Being a lover of bridges and flowers, ever since hearing that a bridge of flowers exists, seeing it has been high on my New England bucket list. And the experience was even better than I expected! Not only can you see The Bridge of Flowers, but there are also many cool things to do in Shelburne Falls, MA. Even better, I visited in peak foliage season, so the gorgeous flowers had a backdrop of colorful fall leaves.
- History of Shelburne Falls, Ma
- Shelburne Falls Now
- Things to Do in Shelburne Falls
- Bridge of Flowers
- View Salmon Falls from the Viewing Platform.
- Walk Through Downtown Shelbourne Falls.
- Read the Mosiac Murals Scattered throughout the Area.
- Grab Lunch.
- Catch a View. (Otherwise known as Take a Hike.)
- Visit a Farm
- Visit the Trolley Museum.
- Try your Hand at Candlepin Bowling.
- Parking in Shelburne Falls
History of Shelburne Falls, Ma
Shelburne falls is a village sitting between the towns of Buckland and Shelburne on the Deerfield River. It was initially a significant fishing spot for Native Americans. Tribes would gather to catch salmon from Salmon Falls. Later, farming became the predominant trade, bringing a railroad stop and a trolley line.
The village is now on the National Register of Historic Places for its Victorian architecture and village layout. It is an excellent example of how many New England villages looked in the 1800s.
Shelburne Falls Now
Shelburne Falls is now a vibrant art community that draws many tourists.
The village sits on the famous Mohawk Trail. The Mohawk Trail is the first scenic road in New England. It is a popular route for people looking to enjoy the Berkshires. The original Mohawk Trail gave the street its name. It was used for trading by the local native tribes.
Things to Do in Shelburne Falls
Beautiful gardens are planted on a retired trolley bridge by the Shelburne Falls Area Women’s Club, a group of volunteers. It sits over the Deerfield River and is right in the middle of Shelburne Falls. A background of the mountains and the village complement the gardens. The bridge is open from April 1 through October 31. Entrance to the bridge is free, but donations are appreciated.
The walk over the bridge is flat and easy, but there may be crowds.
View Salmon Falls from the Viewing Platform.
The viewing platform is just a short walk from Bridge Street. In front of a dam are beautiful cascading falls. Even more extraordinary are the glacial potholes directly below the viewing platform.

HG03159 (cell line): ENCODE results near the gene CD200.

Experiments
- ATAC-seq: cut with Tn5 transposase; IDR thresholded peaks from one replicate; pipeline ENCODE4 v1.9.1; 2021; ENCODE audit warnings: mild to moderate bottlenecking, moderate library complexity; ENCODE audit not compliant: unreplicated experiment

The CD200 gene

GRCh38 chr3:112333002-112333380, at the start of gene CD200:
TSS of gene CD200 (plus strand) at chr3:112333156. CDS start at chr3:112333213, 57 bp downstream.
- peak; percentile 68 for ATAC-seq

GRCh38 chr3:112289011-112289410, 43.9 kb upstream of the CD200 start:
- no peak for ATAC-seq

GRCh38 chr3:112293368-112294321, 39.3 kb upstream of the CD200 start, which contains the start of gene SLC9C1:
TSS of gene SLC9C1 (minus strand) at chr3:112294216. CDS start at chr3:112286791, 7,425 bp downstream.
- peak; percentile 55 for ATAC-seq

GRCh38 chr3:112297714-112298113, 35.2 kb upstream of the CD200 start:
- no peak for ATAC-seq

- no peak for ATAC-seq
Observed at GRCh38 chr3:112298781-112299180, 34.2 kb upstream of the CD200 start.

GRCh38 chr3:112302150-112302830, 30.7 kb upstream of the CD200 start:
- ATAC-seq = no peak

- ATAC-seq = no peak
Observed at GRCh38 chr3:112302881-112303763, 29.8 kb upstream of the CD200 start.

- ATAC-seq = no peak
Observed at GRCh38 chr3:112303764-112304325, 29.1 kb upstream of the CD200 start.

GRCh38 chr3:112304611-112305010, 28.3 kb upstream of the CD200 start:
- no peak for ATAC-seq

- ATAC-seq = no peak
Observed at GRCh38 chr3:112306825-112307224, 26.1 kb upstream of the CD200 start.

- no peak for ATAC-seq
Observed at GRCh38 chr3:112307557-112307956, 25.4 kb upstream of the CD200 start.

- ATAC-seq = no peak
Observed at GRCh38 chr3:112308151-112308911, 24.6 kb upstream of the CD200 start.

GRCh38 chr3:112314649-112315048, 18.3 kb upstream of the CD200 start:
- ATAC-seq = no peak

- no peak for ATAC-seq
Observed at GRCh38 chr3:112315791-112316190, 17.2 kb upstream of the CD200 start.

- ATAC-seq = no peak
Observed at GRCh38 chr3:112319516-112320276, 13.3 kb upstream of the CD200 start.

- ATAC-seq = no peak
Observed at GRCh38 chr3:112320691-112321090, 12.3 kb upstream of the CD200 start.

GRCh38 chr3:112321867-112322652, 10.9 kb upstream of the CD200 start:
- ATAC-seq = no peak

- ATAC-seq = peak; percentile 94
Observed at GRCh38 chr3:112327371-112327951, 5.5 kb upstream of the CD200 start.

Walk Through Downtown Shelbourne Falls.
The brick and stone buildings are stunning, and there are many stores to browse through. The town has art galleries, coffee shops, and stores, as well as a bowling alley.
Read the Mosiac Murals Scattered throughout the Area.
There are 12 murals around the area, including two large ones in the village, teaching about the area and local history. Read more about the Shelburne Falls Mosaic Murals Project.
We asked a local for advice, and he recommended this local, no-frills dinner. I enjoyed my grilled turkey, cheese, and bacon on rye with Thousand Island dressing.
This open-air bakery with sandwiches and soups looked very popular.
Catch a View. (Otherwise known as Take a Hike.)
High Ledges Wildlife Sanctuary
I am a sucker for a view and an area for birding, so I headed up to the local Audobhan area. High Ledges a short, flat hike, which ends in a stunning view of Shelburne Falls and the Deerfield River.
It was confusing to get to the parking lot and figure out the trail to take to the overview, so I will help you out.
The parking lot is not well-marked but is an opening in a stone wall on the left side of Patten Road (coming from Shelburne Falls), at the mountain’s peak. If you start going back down the mountain, you went too far. GPS did a good job getting us in the right area, just not to the precise spot. There are two parking lots, and we were fortunate to park in the closest lot.
Once you start your hike, stay to your left as the trail splits. You will go through three gates. The last veer (less than 1.2 a mile) to the left will bring you to the lookout of the Deerfield River Valley and Mount Greylock. Quite a reward for a pretty easy hike!
Because this is an Audobhan area, dogs are not allowed.
Check out their website for all the trails in this wildlife sanctuary.
Hike to the Top of Mount Massaemett.
If you are looking for a more strenuous hike, read further about climbing to the stone fire tower above the village.
Visit a Farm
On your way into Shelburne Falls, you will notice many farms and sugar houses. We stopped at Apex Farmstand.
Visit the Trolley Museum.
I had just gotten back from touring the Rock Hill Trolley Museum in Huntingdon, Pennsylvania. Trolleys are such an intriguing part of old-world nostalgia that I would love to come back to tour the Shelburne Falls Trolley Museum. How cute would it be to take a trolley ride around the area?
Try your Hand at Candlepin Bowling.
This form of bowling with smaller balls is a very New England activity. And in downtown Shelburne Falls, you can try it at one of the oldest bowling alleys in the country.
Parking in Shelburne Falls
Street parking in Shelburne Falls is free but limited to 2 hours. If you go to the end of Deerfield Street, there is a lot where you can park all day.
Have you been to Shelburne Falls? It is definitely one of my favorite places I have visited in New England. I can’t wait to come back in the spring to see the bridge and town in bloom! It is an ideal way to spend a New England fall day.